Omnipotence paradox

28.03.2015 |

Episode #5 of the course “Brain-twisting paradoxes”

The omnipotence paradox provides arguments to dispute both the existence of an omnipotent god as well as the existence of omnipotence itself. The paradox provides examples of two outcomes, both of which leave god with limited powers, and therefore not omnipotent. The most popular example is the paradox of the stone.

The paradox of the stone poses the question “Can an omnipotent being create a stone so heavy that it cannot lift it?” If yes, he or she can create a stone so heavy that it cannot be lifted, then the being’s power is limited because it cannot lift the stone. If no, the being cannot create a stone so heavy that he or she cannot lift it, then the being’s power is limited because it could not create such a stone. In either scenario, the allegedly omnipotent being has been proven not to be omnipotent because it lacks certain abilities.

The omnipotence paradox also has implications in the debate about the free will of mankind. The same question could be asked, “Can God or any other omnipotent being create a man he could not control?”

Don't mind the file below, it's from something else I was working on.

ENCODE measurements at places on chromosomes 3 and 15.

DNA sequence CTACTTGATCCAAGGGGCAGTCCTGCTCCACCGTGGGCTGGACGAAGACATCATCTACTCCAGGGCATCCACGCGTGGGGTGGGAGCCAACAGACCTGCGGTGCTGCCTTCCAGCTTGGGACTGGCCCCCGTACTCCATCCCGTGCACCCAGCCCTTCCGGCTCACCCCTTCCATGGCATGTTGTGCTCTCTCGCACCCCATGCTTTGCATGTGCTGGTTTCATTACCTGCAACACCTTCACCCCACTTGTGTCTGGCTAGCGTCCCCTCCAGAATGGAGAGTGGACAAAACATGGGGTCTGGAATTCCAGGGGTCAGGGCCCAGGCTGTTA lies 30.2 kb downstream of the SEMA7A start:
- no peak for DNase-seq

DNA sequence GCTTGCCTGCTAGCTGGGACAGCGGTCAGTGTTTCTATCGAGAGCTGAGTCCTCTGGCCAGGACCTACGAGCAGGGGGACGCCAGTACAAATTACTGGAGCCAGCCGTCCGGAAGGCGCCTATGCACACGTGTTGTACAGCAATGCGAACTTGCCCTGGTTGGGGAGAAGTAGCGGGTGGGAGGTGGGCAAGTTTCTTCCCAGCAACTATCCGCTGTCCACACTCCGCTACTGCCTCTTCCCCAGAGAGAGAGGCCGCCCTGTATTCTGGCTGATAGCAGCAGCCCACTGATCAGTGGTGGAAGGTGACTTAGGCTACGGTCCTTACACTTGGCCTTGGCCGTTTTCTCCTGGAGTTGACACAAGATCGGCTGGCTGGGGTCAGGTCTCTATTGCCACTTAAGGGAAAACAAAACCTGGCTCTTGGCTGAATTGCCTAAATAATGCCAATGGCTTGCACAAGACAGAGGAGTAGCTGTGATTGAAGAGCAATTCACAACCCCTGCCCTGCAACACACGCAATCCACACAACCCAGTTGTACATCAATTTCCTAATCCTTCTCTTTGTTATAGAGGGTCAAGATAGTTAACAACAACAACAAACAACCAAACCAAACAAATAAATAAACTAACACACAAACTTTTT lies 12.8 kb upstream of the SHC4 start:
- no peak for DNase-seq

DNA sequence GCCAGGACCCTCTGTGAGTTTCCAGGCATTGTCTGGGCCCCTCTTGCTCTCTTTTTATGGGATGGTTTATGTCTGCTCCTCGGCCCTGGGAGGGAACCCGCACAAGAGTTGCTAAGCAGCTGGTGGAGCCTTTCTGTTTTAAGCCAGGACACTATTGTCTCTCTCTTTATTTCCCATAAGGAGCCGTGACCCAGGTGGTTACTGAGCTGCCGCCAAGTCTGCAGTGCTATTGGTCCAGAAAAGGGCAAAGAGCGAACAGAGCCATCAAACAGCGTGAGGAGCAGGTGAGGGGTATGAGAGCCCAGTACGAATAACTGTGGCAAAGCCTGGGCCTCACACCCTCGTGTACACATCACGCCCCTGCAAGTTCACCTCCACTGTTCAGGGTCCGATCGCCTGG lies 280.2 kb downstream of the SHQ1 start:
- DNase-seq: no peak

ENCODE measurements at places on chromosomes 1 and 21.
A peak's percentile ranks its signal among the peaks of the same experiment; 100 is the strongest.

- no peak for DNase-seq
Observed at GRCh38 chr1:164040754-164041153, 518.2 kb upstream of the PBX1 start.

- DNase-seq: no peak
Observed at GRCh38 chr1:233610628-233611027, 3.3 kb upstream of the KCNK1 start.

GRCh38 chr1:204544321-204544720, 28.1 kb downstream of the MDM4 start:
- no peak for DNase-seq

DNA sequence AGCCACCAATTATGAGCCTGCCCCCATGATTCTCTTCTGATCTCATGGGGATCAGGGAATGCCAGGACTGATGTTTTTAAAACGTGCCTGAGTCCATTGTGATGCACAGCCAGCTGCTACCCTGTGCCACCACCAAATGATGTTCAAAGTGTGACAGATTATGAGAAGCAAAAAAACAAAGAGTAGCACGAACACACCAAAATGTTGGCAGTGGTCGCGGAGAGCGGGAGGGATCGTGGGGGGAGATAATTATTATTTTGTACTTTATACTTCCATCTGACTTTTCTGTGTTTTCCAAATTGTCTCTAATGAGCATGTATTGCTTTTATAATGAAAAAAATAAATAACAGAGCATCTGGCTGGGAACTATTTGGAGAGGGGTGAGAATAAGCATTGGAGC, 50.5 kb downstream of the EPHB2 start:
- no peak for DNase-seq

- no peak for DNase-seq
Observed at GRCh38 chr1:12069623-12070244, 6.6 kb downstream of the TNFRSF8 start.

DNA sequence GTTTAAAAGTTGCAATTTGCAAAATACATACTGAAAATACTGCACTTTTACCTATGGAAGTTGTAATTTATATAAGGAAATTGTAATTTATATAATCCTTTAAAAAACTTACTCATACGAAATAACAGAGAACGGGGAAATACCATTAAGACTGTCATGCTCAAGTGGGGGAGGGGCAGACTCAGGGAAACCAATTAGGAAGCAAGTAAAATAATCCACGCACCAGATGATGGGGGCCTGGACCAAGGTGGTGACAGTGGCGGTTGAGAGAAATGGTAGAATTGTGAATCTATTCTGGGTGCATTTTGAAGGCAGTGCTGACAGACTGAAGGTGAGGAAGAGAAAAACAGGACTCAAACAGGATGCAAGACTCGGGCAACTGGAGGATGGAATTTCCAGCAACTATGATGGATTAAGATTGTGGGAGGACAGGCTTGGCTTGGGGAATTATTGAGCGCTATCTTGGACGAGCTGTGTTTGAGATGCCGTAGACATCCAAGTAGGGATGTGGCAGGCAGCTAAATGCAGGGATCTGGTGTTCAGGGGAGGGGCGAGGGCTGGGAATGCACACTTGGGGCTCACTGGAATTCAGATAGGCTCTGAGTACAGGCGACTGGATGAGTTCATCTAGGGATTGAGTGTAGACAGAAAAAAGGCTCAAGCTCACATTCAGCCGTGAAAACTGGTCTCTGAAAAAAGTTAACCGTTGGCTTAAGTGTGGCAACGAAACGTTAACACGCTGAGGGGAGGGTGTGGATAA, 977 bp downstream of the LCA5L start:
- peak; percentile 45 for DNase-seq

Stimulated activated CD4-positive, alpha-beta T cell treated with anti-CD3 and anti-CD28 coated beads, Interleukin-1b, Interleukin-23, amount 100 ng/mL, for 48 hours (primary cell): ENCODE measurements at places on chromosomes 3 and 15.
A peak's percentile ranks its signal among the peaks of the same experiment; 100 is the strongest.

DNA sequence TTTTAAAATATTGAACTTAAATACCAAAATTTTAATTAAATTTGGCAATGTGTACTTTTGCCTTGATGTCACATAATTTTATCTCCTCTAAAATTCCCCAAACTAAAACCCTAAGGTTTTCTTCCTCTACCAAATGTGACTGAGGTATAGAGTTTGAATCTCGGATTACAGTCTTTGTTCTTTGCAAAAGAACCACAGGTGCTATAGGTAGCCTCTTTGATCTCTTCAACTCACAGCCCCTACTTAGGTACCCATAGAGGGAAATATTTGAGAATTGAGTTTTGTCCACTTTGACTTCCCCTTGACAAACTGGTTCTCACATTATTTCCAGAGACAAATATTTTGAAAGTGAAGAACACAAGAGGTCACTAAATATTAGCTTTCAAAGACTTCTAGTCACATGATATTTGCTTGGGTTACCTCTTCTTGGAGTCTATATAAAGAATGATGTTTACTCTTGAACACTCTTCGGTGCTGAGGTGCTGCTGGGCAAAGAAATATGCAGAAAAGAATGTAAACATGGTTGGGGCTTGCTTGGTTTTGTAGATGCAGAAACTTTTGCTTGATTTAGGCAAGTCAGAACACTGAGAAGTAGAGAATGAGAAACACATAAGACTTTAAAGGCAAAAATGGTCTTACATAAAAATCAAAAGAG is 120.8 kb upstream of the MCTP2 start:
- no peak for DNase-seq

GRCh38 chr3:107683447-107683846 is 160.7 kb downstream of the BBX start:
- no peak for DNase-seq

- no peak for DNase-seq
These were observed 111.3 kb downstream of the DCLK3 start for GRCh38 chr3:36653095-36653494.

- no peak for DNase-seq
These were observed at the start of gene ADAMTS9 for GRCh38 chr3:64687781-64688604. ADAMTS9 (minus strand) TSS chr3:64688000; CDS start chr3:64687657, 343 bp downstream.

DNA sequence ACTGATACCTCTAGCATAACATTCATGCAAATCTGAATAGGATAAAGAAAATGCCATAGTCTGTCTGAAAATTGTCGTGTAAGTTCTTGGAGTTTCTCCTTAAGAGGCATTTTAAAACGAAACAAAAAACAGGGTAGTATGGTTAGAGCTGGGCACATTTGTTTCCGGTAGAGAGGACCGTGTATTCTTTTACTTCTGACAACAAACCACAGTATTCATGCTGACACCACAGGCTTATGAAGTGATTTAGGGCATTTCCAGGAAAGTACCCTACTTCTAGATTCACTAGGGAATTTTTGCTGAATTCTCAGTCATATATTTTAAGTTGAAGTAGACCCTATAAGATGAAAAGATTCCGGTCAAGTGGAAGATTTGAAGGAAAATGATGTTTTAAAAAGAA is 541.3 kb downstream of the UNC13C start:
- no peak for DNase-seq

Most people who refute the paradox claim semantics as their reasoning. That is, that the idea or definition of omnipotence is misrepresented in the paradox. The alternative is that true omnipotence, the kind held by God, is not necessarily bound by the laws of logic, physics, or mathematics. Another argument is that an omnipotent being does have every conceivable ability, including the ability to limit their own power. Thus, an omnipotent god could create a rock so heavy that he could not lift it because he’s also taking away his own power of omnipotence.


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